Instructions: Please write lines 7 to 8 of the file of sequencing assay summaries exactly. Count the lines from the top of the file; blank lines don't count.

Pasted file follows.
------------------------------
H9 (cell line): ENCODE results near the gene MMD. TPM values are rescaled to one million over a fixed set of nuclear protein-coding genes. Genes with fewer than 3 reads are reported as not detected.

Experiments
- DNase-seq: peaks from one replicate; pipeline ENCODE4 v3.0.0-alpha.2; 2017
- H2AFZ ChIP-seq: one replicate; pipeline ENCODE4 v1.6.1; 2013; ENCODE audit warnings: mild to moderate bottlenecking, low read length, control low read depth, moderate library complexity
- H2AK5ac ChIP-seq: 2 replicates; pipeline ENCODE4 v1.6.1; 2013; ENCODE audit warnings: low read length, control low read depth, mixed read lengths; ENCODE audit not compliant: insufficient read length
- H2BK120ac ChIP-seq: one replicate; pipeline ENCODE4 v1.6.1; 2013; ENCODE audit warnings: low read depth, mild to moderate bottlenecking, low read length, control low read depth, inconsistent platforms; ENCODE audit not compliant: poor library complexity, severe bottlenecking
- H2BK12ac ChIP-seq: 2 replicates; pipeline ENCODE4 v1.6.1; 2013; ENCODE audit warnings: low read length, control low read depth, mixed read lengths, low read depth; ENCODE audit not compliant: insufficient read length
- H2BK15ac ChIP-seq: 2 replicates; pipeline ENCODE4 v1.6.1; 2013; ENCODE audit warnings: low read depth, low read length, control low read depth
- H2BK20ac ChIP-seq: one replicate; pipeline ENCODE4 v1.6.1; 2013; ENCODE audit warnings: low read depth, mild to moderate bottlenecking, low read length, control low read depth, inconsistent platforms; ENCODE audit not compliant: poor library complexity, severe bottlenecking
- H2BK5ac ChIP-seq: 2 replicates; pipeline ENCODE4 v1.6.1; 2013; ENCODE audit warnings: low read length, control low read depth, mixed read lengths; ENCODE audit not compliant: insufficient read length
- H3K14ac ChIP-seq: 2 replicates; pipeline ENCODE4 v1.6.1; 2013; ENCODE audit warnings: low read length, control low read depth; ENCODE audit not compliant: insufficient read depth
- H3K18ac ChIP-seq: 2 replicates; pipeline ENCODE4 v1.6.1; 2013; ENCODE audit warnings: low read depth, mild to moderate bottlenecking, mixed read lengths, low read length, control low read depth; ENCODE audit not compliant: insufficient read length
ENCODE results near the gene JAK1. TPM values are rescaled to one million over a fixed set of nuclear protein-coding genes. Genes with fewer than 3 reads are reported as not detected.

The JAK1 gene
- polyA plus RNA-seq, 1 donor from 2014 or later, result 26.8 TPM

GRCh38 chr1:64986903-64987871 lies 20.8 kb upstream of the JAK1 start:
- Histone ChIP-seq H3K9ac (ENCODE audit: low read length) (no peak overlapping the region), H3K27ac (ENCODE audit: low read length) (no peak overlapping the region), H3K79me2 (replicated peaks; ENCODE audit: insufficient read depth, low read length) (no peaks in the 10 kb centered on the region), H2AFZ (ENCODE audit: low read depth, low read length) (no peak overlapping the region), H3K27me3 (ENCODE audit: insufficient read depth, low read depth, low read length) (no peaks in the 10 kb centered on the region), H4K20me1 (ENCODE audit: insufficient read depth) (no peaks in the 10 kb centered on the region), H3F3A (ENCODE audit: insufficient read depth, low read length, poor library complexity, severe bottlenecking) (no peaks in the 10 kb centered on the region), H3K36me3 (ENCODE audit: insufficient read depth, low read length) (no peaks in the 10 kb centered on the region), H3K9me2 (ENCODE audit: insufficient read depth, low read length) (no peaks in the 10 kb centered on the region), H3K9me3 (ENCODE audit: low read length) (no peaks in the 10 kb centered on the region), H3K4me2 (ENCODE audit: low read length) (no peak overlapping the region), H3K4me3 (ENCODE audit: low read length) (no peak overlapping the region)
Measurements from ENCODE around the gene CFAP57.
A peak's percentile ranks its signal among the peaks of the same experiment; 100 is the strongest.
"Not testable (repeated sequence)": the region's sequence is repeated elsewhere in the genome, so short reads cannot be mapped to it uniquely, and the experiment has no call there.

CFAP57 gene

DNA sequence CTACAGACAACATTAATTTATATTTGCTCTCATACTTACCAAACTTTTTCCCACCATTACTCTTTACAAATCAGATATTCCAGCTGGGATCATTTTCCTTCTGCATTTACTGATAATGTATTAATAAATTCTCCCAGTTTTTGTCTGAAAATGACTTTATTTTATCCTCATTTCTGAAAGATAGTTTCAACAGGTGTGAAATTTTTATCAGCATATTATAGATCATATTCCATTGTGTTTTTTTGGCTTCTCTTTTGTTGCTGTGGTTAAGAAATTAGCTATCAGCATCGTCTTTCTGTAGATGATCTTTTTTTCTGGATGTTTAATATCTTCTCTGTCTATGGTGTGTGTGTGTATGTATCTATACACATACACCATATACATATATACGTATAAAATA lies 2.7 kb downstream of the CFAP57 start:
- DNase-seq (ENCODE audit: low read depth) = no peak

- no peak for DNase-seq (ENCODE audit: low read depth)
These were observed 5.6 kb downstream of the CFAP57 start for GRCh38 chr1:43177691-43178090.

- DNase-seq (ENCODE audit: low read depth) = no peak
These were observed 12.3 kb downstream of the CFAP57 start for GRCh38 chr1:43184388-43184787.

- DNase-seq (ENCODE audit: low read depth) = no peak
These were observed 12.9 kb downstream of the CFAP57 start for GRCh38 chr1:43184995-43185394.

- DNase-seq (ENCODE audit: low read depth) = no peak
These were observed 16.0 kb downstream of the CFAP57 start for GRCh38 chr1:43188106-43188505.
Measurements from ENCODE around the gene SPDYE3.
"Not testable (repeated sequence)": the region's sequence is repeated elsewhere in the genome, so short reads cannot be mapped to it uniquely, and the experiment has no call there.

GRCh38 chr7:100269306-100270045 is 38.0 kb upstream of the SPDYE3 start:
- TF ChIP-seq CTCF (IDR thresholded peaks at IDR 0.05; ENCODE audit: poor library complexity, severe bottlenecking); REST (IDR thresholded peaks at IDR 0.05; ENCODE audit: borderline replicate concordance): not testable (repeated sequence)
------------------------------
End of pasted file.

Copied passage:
- H2BK12ac ChIP-seq: 2 replicates; pipeline ENCODE4 v1.6.1; 2013; ENCODE audit warnings: low read length, control low read depth, mixed read lengths, low read depth; ENCODE audit not compliant: insufficient read length
- H2BK15ac ChIP-seq: 2 replicates; pipeline ENCODE4 v1.6.1; 2013; ENCODE audit warnings: low read depth, low read length, control low read depth